When Nasrallah feels weak

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 When Nasrallah feels weak

The newspaper Yediot Ahronot published Avi Issaharoff's long piece on the security situation.

Although the ban on some details of the attack at the Megiddo intersection has been lifted, most of the information is still classified.

We don't know the extent of Hezbollah's involvement. in this incident, despite the immediate suspicion that a Shia organization was indeed involved in the operation. When a Lebanese (whether Palestinian or otherwise) crosses the border with a relatively high-level weapon and explosive device, it leaves too many fingerprints indicating that Hezbollah knew about the operation.

We also do not know why the terrorist planted a bomb at the Megiddo intersection, detonated it there, and why he decided to try to return to Lebanon when he still had a suicide vest and other weapons. It may very well be that the fact that the terrorist was detected in time by the security forces and neutralized not only prevented a much greater number of Israeli civilian casualties, but also prevented the escalation/war on the Lebanese front, which has subsided since August 2006.

This is where the more important question arises: Why would anyone in Lebanon choose to escalate tensions with Israel at this particular moment in time? There is only a week left before the start of Ramadan. Given the number of incidents that have taken place in Syria over the past few weeks, a major terrorist attack in Israel could be exactly what would allow Hezbollah to take over. to take revenge on Israel, which she has long wanted in response to the liquidations in Syria and the murders of her top officials (beginning with the assassination of Imad Mughniyeh in 2008).

But revenge cannot be the only reason for the current timing. Recent statements by the Secretary General of Hezbollah Hassan Nasrallah seems to indicate that he believes the ground under Prime Minister Benjamin Netanyahu's feet is trembling. Perhaps Nasrallah really came to the conclusion that at the moment, when the “popular protests against the coup” gaining momentum and twisting Netanyahu's arms, the Israeli prime minister is weaker than ever and will not dare to gamble even in the face of a terrorist attack that will kill a large number of Israeli citizens.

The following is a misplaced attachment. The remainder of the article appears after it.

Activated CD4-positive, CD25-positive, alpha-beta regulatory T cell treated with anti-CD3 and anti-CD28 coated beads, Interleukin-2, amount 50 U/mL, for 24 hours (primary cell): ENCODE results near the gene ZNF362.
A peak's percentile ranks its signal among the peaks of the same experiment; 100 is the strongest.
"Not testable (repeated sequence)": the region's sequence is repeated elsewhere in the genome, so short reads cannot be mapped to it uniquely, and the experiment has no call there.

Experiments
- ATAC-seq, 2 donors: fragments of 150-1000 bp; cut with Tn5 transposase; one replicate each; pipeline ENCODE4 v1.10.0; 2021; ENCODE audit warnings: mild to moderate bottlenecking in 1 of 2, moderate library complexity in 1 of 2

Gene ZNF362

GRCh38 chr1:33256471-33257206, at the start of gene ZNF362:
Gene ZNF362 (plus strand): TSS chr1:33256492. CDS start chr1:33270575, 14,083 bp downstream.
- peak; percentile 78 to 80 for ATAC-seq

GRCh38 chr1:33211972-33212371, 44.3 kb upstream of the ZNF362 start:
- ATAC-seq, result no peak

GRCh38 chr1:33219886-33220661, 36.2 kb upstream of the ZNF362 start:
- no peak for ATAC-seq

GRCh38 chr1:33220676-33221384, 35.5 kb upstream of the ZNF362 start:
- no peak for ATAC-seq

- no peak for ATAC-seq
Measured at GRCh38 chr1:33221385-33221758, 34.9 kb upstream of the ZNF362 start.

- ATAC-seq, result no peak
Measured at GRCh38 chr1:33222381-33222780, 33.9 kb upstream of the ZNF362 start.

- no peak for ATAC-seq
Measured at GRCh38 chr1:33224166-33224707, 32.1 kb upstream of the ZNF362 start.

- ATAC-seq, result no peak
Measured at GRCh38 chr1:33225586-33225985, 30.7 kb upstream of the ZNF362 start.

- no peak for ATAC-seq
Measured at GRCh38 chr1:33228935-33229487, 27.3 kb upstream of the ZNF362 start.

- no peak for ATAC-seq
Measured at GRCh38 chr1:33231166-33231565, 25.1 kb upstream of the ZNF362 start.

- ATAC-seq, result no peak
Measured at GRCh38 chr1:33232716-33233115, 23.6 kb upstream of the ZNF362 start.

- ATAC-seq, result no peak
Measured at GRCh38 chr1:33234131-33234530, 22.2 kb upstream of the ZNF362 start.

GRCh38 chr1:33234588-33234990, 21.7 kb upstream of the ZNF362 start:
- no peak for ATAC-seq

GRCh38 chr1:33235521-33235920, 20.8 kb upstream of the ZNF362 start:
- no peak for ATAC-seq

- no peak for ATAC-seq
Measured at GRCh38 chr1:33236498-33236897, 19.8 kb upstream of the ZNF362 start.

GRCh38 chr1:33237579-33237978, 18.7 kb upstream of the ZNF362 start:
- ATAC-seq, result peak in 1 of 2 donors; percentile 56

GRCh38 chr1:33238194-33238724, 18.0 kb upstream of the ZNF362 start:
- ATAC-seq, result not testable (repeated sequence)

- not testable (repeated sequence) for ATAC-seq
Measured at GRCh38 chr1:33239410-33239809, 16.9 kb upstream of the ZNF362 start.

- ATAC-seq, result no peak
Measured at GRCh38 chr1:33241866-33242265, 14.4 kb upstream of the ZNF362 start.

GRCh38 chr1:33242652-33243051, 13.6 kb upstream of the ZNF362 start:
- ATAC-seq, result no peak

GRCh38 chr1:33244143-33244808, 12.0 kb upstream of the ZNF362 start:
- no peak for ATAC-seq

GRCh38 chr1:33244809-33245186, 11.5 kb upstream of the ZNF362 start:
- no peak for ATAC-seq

Nasrallah smells blood. He senses Netanyahu's political weakness and has apparently come to the conclusion that Bibi, who has always been very cautious and conservative in military matters, will be even more cautious at this stage. Nasrallah knows that a large-scale military confrontation with Lebanon will lead the Israeli public to accuse Netanyahu of trying to drag the country into a war in order to absolve himself of responsibility for the “coup”.

Despite many questions remain unanswered, one thing is becoming increasingly clear: the escalation of hostilities here has already occurred, perhaps not only on one front, and the focus of the Israeli government on changing the legal regime does not contribute to solving this problem. On the contrary, it can further aggravate the danger.

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